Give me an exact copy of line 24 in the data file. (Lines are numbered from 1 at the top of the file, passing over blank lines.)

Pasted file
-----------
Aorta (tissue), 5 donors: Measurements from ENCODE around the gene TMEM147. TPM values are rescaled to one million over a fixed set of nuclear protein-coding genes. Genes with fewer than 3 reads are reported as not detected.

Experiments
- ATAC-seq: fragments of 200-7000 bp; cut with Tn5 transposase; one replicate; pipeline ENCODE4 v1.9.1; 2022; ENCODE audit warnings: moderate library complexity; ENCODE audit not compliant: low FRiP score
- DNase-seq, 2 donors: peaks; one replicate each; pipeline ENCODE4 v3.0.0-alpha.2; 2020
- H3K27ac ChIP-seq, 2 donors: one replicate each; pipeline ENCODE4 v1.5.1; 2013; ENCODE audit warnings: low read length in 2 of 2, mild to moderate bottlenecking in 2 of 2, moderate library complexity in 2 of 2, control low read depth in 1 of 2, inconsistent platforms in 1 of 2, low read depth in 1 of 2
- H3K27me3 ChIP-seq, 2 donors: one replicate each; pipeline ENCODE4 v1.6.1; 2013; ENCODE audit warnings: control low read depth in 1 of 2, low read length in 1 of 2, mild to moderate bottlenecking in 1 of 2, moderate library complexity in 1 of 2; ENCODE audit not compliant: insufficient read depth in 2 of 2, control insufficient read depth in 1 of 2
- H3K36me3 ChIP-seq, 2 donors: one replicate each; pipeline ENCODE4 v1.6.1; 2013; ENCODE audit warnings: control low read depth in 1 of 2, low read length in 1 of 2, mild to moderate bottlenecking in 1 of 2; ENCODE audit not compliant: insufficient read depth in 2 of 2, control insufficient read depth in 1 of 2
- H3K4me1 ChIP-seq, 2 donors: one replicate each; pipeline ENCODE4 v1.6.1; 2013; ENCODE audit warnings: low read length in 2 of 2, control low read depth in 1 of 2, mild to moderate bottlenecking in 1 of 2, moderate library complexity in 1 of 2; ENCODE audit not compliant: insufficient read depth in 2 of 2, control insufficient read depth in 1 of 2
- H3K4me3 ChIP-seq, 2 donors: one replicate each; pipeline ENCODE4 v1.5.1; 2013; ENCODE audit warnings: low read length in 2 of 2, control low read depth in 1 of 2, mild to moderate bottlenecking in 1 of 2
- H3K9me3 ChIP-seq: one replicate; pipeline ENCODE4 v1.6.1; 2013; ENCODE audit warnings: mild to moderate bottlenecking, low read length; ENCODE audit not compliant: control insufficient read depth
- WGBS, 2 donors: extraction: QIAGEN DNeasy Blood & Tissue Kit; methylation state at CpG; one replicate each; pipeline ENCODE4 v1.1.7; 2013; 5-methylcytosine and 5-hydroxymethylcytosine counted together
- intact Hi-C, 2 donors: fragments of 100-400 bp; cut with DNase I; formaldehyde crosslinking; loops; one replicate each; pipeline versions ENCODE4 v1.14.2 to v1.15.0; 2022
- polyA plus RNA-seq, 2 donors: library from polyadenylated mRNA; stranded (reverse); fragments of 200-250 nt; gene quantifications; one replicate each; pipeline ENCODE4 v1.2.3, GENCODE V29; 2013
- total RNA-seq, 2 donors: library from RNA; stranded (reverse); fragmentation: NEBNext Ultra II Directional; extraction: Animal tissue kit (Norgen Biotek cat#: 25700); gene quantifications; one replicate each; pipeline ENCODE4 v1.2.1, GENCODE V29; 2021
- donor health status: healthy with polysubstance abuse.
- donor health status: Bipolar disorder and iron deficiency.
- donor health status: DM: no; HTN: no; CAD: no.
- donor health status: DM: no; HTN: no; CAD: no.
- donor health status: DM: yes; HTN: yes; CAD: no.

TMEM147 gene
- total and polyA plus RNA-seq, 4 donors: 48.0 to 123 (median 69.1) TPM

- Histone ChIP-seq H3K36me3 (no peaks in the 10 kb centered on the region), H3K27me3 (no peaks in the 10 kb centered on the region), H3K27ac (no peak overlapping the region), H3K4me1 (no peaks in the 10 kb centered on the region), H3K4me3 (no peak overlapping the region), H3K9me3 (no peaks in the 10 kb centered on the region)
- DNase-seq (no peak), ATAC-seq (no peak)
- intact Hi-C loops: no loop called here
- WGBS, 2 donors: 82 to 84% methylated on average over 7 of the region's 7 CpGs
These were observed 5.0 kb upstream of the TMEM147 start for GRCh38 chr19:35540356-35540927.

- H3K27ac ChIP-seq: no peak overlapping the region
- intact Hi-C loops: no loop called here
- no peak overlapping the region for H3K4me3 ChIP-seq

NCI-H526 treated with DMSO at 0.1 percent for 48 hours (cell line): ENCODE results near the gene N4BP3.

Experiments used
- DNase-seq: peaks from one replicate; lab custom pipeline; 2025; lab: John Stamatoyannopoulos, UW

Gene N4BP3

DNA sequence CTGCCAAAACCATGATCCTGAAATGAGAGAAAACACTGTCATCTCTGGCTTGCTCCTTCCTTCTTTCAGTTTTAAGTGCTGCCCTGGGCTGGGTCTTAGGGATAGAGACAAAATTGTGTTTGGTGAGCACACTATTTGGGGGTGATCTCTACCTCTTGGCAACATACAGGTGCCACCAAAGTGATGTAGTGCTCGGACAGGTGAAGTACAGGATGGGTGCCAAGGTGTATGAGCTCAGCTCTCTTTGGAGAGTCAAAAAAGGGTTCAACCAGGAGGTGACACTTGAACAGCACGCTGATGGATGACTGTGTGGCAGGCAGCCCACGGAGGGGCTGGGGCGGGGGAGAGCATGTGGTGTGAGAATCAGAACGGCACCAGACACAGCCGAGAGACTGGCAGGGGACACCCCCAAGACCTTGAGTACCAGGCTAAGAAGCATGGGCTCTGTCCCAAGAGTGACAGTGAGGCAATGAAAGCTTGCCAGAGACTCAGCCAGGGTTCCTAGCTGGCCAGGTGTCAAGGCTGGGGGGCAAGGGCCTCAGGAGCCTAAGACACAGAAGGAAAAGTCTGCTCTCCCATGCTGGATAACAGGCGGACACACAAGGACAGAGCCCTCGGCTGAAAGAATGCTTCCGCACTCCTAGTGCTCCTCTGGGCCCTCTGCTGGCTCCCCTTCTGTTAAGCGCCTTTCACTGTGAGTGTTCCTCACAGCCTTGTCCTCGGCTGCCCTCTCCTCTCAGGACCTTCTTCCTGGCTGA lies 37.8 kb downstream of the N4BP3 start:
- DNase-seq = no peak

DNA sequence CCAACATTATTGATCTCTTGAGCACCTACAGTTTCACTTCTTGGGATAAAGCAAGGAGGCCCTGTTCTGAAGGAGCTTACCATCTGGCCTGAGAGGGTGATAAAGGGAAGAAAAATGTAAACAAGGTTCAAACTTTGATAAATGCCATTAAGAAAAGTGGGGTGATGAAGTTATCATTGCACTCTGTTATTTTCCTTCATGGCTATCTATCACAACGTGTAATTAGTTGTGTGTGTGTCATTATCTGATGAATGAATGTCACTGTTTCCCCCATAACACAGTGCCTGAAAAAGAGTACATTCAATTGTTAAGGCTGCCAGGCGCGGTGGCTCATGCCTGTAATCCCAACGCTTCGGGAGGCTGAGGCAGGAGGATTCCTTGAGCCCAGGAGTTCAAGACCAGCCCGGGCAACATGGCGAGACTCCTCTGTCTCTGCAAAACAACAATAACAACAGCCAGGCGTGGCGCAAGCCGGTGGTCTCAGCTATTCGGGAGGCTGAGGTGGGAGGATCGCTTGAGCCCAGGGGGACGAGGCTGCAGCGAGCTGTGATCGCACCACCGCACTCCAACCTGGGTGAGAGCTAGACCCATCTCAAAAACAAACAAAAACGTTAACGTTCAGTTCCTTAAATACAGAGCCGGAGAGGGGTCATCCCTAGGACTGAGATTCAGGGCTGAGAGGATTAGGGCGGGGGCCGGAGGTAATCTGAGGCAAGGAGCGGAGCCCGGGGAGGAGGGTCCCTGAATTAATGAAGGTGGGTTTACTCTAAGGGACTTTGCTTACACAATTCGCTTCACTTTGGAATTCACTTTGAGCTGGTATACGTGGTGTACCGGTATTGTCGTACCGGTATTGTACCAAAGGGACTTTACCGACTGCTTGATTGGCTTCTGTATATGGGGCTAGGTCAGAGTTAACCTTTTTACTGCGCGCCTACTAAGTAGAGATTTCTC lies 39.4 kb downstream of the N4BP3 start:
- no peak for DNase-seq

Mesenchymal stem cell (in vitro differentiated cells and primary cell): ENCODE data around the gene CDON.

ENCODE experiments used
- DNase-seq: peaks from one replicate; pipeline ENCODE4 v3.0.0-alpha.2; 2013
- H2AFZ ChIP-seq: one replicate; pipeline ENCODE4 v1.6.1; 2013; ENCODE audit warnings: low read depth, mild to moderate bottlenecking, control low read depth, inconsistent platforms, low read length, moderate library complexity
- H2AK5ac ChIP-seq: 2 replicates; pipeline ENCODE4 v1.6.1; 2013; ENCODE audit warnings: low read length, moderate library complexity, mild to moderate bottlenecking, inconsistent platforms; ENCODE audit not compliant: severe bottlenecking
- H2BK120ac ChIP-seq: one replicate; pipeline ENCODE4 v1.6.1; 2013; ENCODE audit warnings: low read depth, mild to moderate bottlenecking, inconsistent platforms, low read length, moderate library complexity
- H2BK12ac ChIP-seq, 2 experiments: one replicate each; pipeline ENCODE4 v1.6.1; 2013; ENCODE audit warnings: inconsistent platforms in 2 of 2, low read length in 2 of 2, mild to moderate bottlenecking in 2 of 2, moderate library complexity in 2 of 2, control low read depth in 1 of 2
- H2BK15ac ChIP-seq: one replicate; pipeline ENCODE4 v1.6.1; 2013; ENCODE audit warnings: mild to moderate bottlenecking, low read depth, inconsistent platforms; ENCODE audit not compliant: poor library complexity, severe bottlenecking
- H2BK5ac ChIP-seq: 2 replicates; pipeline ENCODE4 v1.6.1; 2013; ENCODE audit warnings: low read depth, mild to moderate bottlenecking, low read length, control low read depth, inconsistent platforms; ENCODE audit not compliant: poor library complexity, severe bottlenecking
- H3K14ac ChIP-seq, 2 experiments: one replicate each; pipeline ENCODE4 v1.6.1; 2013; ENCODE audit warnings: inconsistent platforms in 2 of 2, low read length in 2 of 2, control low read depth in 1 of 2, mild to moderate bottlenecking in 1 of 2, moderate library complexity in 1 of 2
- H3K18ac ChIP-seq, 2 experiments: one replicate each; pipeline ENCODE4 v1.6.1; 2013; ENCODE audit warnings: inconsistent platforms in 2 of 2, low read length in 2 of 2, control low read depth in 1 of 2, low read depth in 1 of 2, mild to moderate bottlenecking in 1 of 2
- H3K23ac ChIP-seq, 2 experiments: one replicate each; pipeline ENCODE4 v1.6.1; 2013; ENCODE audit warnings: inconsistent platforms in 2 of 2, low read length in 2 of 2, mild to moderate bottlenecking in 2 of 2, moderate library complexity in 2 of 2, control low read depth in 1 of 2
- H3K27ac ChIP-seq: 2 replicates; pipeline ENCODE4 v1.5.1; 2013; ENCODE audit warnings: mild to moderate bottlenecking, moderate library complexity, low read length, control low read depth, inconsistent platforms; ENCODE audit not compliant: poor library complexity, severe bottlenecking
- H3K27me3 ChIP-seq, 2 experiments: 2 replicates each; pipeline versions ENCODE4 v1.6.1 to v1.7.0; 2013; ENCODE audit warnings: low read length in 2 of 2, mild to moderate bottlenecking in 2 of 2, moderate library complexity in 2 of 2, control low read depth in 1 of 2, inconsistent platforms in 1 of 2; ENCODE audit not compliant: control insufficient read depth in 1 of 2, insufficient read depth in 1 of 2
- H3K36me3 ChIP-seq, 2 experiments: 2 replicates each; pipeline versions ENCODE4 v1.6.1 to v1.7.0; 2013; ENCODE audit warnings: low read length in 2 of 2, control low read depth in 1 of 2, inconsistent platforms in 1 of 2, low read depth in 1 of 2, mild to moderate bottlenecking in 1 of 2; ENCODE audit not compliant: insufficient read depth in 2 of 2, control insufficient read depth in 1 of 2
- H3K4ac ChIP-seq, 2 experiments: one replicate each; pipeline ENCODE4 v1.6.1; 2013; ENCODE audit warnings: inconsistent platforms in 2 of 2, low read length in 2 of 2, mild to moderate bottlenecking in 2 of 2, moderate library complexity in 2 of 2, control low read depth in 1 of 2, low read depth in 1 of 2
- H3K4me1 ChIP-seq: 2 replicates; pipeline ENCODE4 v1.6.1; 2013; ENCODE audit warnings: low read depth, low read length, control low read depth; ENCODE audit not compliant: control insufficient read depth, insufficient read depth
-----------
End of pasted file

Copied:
- intact Hi-C loops: no loop called here